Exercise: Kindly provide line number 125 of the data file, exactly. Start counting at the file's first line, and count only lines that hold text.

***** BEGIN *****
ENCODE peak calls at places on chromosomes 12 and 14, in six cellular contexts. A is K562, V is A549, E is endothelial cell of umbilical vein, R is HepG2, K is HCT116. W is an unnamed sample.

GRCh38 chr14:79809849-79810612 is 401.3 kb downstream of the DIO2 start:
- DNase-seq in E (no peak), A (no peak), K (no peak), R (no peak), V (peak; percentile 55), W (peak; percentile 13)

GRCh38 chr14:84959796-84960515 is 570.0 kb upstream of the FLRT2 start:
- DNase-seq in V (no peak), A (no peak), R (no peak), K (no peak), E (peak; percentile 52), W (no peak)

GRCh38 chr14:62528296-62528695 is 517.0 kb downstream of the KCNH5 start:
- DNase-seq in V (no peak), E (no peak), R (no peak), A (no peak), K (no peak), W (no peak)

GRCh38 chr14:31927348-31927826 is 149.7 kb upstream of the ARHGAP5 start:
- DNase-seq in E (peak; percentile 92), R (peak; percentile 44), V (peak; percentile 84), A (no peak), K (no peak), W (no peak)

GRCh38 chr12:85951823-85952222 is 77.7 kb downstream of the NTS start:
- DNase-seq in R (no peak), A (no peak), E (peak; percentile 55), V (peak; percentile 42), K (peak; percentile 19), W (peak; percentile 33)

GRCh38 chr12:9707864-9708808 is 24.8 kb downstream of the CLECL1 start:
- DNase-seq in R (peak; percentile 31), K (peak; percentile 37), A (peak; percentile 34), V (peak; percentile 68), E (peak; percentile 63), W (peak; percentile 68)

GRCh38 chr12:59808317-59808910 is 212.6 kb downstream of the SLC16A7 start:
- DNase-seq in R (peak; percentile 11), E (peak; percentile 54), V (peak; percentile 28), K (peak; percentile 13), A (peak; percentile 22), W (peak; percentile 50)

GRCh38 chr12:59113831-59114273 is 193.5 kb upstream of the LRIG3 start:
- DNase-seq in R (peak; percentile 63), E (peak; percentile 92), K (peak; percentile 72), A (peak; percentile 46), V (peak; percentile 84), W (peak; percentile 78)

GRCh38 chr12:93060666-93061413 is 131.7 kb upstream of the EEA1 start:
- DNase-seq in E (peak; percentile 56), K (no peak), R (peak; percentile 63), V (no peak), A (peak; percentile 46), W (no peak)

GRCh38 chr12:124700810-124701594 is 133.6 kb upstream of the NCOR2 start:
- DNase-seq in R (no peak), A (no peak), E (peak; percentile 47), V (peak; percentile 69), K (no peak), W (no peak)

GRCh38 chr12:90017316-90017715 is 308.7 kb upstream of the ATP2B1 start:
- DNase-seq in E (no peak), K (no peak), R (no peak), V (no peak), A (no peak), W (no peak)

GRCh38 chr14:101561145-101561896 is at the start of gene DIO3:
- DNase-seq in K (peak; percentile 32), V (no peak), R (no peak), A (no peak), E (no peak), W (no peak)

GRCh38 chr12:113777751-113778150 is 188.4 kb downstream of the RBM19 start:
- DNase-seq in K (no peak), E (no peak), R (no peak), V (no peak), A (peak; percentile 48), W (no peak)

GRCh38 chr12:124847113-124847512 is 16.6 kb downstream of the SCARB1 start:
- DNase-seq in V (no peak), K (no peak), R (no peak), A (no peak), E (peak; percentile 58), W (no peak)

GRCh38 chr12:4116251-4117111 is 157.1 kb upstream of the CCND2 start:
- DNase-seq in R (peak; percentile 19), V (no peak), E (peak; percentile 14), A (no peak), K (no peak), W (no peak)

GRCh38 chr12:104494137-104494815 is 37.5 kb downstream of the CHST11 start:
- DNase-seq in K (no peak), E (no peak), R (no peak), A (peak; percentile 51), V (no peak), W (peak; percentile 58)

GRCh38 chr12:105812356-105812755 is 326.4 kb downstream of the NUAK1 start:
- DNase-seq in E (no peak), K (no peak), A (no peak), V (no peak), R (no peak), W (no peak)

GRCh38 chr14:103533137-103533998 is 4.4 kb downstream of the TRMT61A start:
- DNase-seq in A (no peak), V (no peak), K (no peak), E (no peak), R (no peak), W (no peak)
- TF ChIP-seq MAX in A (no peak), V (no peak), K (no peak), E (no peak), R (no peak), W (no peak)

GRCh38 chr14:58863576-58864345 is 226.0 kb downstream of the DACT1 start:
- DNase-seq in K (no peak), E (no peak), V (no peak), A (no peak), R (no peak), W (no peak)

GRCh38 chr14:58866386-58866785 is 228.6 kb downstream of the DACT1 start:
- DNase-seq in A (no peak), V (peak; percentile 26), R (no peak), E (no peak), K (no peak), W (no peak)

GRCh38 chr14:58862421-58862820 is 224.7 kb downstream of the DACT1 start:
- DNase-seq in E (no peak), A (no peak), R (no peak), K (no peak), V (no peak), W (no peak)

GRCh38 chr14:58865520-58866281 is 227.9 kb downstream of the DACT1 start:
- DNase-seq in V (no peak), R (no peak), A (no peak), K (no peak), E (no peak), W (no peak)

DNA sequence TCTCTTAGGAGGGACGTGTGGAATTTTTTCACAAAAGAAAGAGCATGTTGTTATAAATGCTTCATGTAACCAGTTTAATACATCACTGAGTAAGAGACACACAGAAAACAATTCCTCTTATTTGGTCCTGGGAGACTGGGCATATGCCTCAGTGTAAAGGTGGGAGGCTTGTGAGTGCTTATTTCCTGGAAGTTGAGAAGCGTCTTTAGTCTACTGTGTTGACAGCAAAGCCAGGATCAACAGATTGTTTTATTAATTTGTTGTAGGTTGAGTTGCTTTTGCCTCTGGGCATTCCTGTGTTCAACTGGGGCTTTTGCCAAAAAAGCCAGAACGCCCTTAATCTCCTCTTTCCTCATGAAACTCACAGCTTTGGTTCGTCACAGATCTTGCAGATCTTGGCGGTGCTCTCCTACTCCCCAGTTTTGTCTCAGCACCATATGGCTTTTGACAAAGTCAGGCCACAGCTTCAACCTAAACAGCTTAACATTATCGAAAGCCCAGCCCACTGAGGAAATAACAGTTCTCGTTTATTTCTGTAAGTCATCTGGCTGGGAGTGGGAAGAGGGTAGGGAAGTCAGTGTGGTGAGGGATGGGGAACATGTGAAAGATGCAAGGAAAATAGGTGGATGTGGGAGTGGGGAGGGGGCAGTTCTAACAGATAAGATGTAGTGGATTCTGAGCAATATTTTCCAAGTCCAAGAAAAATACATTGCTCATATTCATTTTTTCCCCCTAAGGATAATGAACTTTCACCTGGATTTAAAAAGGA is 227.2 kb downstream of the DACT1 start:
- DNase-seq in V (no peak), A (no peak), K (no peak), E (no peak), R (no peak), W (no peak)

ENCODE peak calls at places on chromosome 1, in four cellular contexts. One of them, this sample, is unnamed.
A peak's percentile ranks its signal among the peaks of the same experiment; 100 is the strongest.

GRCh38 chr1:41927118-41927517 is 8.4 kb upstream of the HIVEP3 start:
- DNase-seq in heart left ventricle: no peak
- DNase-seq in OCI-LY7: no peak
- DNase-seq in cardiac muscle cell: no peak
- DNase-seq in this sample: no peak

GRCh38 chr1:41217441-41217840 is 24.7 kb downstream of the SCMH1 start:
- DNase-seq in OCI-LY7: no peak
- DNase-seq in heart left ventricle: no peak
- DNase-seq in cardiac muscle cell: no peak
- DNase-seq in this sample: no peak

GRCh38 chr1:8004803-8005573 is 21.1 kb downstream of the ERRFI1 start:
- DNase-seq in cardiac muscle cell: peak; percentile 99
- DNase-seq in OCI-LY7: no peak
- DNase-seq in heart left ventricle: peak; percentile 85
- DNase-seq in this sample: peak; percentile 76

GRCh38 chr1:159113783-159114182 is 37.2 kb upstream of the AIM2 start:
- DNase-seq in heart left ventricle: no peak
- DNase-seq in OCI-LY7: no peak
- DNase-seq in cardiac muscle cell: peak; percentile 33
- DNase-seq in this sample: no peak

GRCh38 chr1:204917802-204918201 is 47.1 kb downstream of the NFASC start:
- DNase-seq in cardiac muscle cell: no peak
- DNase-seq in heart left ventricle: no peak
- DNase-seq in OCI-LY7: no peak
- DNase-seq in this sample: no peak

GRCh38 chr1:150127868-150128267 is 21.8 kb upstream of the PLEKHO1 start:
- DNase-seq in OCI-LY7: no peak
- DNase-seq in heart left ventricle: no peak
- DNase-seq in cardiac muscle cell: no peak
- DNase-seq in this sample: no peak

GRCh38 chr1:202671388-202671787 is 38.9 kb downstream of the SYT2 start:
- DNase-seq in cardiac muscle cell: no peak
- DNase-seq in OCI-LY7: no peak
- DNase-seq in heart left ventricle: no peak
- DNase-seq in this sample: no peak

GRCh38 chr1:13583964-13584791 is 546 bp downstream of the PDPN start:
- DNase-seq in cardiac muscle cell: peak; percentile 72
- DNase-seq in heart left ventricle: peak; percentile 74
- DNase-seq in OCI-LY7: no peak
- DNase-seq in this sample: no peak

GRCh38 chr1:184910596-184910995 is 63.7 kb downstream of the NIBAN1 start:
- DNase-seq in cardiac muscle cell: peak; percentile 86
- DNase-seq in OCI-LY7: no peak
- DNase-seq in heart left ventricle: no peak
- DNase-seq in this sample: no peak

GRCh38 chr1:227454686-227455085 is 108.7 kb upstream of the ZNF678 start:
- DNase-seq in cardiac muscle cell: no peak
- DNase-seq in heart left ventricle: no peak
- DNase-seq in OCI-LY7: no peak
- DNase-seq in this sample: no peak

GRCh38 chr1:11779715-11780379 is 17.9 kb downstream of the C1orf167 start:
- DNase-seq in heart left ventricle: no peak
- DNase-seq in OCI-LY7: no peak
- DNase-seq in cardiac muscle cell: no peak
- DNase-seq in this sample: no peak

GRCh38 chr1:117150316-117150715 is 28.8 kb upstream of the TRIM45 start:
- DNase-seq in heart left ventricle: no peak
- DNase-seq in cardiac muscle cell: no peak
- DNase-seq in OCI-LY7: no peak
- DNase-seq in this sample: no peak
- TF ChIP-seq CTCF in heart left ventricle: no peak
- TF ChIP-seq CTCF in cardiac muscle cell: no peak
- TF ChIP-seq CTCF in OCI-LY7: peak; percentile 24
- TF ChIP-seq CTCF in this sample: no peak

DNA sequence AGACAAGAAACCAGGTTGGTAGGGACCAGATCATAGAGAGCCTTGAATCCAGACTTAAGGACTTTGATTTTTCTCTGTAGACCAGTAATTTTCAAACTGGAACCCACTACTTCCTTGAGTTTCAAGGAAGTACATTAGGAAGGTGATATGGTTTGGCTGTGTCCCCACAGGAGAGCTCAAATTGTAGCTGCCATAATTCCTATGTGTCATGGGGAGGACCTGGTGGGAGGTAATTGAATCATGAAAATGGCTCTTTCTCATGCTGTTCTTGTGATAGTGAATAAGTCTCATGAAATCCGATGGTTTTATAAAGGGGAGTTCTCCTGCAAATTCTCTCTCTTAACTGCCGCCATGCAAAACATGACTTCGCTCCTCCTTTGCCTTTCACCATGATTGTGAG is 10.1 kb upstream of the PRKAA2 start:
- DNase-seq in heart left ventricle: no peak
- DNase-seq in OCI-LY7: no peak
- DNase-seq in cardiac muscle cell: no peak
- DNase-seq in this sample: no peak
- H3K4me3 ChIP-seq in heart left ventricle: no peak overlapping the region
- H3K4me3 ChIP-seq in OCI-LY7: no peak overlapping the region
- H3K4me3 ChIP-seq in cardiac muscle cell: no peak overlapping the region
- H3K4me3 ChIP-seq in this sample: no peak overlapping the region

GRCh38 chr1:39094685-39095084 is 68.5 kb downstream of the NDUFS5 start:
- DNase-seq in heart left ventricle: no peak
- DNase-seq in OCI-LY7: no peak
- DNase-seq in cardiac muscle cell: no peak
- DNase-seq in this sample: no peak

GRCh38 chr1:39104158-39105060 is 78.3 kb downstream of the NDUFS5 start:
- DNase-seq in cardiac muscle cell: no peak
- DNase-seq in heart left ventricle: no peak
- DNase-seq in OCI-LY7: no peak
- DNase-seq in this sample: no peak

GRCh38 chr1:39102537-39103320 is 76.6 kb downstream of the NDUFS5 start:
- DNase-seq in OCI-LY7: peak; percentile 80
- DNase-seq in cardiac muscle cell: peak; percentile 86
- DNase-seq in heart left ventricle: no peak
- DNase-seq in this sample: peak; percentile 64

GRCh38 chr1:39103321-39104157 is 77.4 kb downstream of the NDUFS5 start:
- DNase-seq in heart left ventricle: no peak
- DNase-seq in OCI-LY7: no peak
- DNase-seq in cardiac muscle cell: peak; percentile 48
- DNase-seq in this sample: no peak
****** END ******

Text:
- DNase-seq in heart left ventricle: no peak